The post-mortem examination of the woman found in Mitre-square was made yesterday afternoon at the City mortuary, Golden-lane. The proceedings lasted from 2.30 until six o'clock. Dr. Brown, of 17, Finsbury-circus, surgeon to the City Police force, conducted the operations, and was assisted by Dr. Sequeira of 34, Jewry-street, and Dr. G. B. Phillips, of 2, Spital-square. Dr. Sedgwick Saunders was also present. The doctors decline to say whether any portion of the body is missing, or to give any information until the inquest is held.

    Did the doctors decline to give them any information about the post-mortem examination only, or at all?

    Leave a comment:


  • erobitha
    replied
    Originally posted by Wickerman View Post
    I think it was only to be expected by the authorities (medical & law) the killer would use something like chloroform, but chloroform lingers on the skin, and in some cases minor burns can be detected around the lips. The fact they found no trace is what caused the mystery and required the doctors to look a little deeper.

    Stride Inquest.
    Coroner Baxter - Was there any appearance of an opiate or any smell of chloroform?
    Dr. Phillips - There was no perceptible trace of any anaesthetic or narcotic.

    It was the first obvious thing to anticipate.
    It may have been the obvious thing to anticipate but I would suggest not as easy to detect as you might think.

    Its detection was actually notoriously difficult. Enough quantity and how it would be administered makes all the difference. It could occasionally cause burning on the lips, burning in the throat or burning of the lining of the stomach. Especially, if it was consumed as a liquid.

    If it was inhaled off a handkerchief there would be no signs of it. Dr Simpson who introduced Chloroform to the British medical profession in 1847, demonstrated this exact method on his colleagues on 10th November at the Edinburgh Medico-Chirurgical Society.

    https://www.thehistorypress.co.uk/ar...f-controversy/

    Leave a comment:


  • Michael W Richards
    replied
    I think the lack of noise in the Nichols case, the Chapman case, perhaps the Eddowes case and even the Kelly case suggests some form of strangulation..if not garroting. The noises he made would be related to physical movements, not victim cries or calls.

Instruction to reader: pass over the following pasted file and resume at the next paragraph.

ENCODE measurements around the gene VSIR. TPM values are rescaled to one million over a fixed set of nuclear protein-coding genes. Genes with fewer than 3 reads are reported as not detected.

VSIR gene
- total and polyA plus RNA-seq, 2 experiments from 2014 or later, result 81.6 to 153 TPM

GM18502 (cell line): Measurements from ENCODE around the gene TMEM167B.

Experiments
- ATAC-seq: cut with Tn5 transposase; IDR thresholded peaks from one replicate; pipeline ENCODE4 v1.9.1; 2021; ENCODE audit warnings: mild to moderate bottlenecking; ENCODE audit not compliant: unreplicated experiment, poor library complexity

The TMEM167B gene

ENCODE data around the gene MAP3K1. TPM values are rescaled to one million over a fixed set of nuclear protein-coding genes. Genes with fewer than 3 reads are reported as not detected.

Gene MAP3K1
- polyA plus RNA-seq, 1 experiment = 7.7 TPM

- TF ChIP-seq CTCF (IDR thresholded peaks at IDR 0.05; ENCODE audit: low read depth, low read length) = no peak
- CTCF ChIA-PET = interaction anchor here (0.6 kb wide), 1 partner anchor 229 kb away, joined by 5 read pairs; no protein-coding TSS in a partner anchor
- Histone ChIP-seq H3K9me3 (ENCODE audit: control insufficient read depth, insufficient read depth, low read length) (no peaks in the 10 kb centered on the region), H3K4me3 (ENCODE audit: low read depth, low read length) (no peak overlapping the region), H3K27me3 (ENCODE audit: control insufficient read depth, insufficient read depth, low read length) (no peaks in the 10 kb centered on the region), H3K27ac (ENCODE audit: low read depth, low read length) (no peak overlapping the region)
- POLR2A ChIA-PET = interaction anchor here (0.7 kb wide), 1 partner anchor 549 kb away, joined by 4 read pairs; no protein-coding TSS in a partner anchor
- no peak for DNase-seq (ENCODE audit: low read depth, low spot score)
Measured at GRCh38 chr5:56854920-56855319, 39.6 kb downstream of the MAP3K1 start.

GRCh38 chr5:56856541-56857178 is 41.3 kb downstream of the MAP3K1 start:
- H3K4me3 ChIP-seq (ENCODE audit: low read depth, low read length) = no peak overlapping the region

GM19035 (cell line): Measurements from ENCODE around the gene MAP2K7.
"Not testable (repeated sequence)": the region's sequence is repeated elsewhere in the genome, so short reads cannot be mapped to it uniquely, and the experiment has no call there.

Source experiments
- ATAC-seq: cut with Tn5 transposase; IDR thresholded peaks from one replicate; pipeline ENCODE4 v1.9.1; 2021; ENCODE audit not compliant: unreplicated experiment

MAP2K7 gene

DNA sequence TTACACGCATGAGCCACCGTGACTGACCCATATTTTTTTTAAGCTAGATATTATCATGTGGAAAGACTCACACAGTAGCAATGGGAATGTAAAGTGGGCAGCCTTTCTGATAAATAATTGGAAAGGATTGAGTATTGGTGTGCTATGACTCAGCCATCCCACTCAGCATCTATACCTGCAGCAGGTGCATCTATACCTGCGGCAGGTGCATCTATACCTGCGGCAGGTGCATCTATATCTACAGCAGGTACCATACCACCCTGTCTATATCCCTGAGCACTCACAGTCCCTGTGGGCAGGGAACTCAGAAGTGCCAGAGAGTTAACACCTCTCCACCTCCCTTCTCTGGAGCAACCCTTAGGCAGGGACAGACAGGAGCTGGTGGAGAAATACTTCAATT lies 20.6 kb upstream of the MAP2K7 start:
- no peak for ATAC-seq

Leave a comment:


  • Wickerman
    replied
    I think it was only to be expected by the authorities (medical & law) the killer would use something like chloroform, but chloroform lingers on the skin, and in some cases minor burns can be detected around the lips. The fact they found no trace is what caused the mystery and required the doctors to look a little deeper.

    Stride Inquest.
    Coroner Baxter - Was there any appearance of an opiate or any smell of chloroform?
    Dr. Phillips - There was no perceptible trace of any anaesthetic or narcotic.

    It was the first obvious thing to anticipate.
    Last edited by Wickerman; 05-26-2021, 03:56 PM.

    Leave a comment:


  • erobitha
    replied
    Originally posted by Herlock Sholmes View Post

    I just saw the mention of chloroform and it reminded me that I’d posted this for Fish on another thread. I saw it as I was looking through some old hard copy Ripperologist magazines. It was a letter from the late John Morrison who was the guy that first proposed James Kelly as s suspect.

    The emboldened bit is mine.

    “Might I suggest to all your Members that they should write to The Bodleian Library, Broad Street, Oxford and request all they have on The Whitechapel Murders in their Johnston File written at the time of the murders in 1888. The whole package costing around 5.00 (in 1998 of course) comprises 48 pages together with a few illustrations and much information that the average Ripperologist is unaware of, for example, at the time of Annie Chapman’s death it was suspected that she had been doped with chloroform etc.”
    In my fictional book I’m writing about my suspect, I felt used the most likely method to render the victims unable to scream would be chloroform on a soaked handkerchief and then over the mouth. Wouldn’t matter if it was from behind or not, the throat cutting took place whilst they were unconscious. A knee in the chest to keep the body still whilst they laid on the ground. In Stride’s case I believe she was found on her side. Why he turned her over like that post-mortem I do not know.


    Leave a comment:


  • Herlock Sholmes
    replied
    Originally posted by NotBlamedForNothing View Post